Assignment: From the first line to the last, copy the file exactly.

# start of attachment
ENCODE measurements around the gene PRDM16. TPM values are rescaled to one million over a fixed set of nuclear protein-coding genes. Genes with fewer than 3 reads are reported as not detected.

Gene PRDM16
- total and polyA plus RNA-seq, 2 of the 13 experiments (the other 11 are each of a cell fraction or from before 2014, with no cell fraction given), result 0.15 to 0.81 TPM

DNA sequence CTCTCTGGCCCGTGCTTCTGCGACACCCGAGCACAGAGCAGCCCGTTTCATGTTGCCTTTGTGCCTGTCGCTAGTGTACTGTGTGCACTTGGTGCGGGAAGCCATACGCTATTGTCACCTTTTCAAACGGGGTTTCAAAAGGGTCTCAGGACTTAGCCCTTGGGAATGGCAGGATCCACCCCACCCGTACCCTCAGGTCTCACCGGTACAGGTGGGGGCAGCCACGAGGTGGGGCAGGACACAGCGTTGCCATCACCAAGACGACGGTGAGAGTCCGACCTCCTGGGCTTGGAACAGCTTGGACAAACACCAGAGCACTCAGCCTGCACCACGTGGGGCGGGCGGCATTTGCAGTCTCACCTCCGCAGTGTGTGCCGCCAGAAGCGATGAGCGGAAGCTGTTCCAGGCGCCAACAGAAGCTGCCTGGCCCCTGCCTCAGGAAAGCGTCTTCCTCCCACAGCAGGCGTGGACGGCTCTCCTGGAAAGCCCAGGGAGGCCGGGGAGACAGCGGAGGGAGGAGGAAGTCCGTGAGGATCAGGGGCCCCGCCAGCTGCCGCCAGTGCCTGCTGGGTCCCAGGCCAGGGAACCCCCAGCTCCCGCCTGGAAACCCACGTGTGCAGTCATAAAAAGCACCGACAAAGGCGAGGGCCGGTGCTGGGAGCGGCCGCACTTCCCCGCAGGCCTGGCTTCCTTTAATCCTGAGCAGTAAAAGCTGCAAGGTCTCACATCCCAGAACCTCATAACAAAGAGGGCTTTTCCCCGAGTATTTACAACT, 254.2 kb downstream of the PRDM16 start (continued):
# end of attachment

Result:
ENCODE measurements around the gene PRDM16. TPM values are rescaled to one million over a fixed set of nuclear protein-coding genes. Genes with fewer than 3 reads are reported as not detected.

Gene PRDM16
- total and polyA plus RNA-seq, 2 of the 13 experiments (the other 11 are each of a cell fraction or from before 2014, with no cell fraction given), result 0.15 to 0.81 TPM

DNA sequence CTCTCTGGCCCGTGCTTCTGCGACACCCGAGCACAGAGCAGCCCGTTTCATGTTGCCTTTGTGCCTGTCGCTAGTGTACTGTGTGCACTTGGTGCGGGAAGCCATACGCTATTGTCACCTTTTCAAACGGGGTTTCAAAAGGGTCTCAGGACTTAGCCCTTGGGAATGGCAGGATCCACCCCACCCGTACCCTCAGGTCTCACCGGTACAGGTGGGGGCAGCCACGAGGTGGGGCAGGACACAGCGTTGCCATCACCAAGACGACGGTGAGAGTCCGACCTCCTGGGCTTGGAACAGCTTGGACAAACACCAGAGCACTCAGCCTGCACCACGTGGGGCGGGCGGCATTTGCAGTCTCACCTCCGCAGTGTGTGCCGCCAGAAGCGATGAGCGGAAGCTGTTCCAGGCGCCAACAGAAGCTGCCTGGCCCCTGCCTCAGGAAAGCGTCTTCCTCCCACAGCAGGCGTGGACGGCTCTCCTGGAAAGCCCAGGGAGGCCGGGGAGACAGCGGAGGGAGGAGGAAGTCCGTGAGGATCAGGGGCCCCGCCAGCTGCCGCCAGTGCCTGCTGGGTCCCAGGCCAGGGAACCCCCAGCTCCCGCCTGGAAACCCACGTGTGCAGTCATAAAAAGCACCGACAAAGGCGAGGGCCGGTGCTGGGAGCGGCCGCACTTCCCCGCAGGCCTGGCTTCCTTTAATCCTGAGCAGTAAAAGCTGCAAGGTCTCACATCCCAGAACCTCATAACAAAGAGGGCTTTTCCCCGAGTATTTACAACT, 254.2 kb downstream of the PRDM16 start (continued):